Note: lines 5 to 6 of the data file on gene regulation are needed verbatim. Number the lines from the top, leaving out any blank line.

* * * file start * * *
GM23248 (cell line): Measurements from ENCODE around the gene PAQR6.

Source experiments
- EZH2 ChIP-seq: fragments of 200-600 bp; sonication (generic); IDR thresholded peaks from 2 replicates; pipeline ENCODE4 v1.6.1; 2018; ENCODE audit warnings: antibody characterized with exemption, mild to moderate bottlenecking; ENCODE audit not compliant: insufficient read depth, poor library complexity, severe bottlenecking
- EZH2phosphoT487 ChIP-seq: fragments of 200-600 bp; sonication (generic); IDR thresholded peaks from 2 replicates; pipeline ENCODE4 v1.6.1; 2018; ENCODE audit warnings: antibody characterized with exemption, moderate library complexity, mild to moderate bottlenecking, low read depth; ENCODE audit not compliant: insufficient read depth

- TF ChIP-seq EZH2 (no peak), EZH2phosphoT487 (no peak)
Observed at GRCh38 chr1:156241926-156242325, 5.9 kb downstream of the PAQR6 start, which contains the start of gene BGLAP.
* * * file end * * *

- TF ChIP-seq EZH2 (no peak), EZH2phosphoT487 (no peak)
Observed at GRCh38 chr1:156241926-156242325, 5.9 kb downstream of the PAQR6 start, which contains the start of gene BGLAP.